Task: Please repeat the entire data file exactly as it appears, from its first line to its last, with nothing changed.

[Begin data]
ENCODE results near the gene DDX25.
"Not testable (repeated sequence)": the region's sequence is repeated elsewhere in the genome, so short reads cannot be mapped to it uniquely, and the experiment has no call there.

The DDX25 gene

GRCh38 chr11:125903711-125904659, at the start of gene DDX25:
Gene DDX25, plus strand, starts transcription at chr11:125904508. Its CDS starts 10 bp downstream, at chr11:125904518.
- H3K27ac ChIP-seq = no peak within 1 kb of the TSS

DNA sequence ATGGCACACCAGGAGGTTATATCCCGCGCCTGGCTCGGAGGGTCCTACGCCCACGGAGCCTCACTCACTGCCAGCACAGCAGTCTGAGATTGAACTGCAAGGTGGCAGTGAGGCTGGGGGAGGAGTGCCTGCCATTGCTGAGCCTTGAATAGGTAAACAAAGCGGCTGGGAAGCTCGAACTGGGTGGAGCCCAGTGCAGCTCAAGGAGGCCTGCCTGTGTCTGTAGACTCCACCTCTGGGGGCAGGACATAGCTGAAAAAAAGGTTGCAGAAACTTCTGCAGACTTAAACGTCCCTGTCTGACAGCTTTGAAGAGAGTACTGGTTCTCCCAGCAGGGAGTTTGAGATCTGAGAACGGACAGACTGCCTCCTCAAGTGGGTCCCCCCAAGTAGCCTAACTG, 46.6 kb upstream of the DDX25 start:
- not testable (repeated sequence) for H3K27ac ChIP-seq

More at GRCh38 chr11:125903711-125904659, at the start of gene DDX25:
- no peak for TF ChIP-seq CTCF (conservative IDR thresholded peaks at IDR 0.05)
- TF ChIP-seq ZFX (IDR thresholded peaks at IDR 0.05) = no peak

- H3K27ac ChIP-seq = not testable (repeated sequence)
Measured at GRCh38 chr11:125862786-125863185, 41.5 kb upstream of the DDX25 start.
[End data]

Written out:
ENCODE results near the gene DDX25.
"Not testable (repeated sequence)": the region's sequence is repeated elsewhere in the genome, so short reads cannot be mapped to it uniquely, and the experiment has no call there.

The DDX25 gene

GRCh38 chr11:125903711-125904659, at the start of gene DDX25:
Gene DDX25, plus strand, starts transcription at chr11:125904508. Its CDS starts 10 bp downstream, at chr11:125904518.
- H3K27ac ChIP-seq = no peak within 1 kb of the TSS

DNA sequence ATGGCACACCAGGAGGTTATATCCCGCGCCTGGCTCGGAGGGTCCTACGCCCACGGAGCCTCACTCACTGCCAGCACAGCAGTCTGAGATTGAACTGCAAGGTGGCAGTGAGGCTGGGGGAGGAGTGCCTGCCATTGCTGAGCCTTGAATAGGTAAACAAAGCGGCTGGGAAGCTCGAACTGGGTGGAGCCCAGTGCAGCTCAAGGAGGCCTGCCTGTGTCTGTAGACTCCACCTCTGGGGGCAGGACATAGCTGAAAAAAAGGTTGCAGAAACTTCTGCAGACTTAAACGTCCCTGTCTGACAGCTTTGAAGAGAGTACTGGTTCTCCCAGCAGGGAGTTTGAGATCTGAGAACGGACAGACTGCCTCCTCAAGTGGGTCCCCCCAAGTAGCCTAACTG, 46.6 kb upstream of the DDX25 start:
- not testable (repeated sequence) for H3K27ac ChIP-seq

More at GRCh38 chr11:125903711-125904659, at the start of gene DDX25:
- no peak for TF ChIP-seq CTCF (conservative IDR thresholded peaks at IDR 0.05)
- TF ChIP-seq ZFX (IDR thresholded peaks at IDR 0.05) = no peak

- H3K27ac ChIP-seq = not testable (repeated sequence)
Measured at GRCh38 chr11:125862786-125863185, 41.5 kb upstream of the DDX25 start.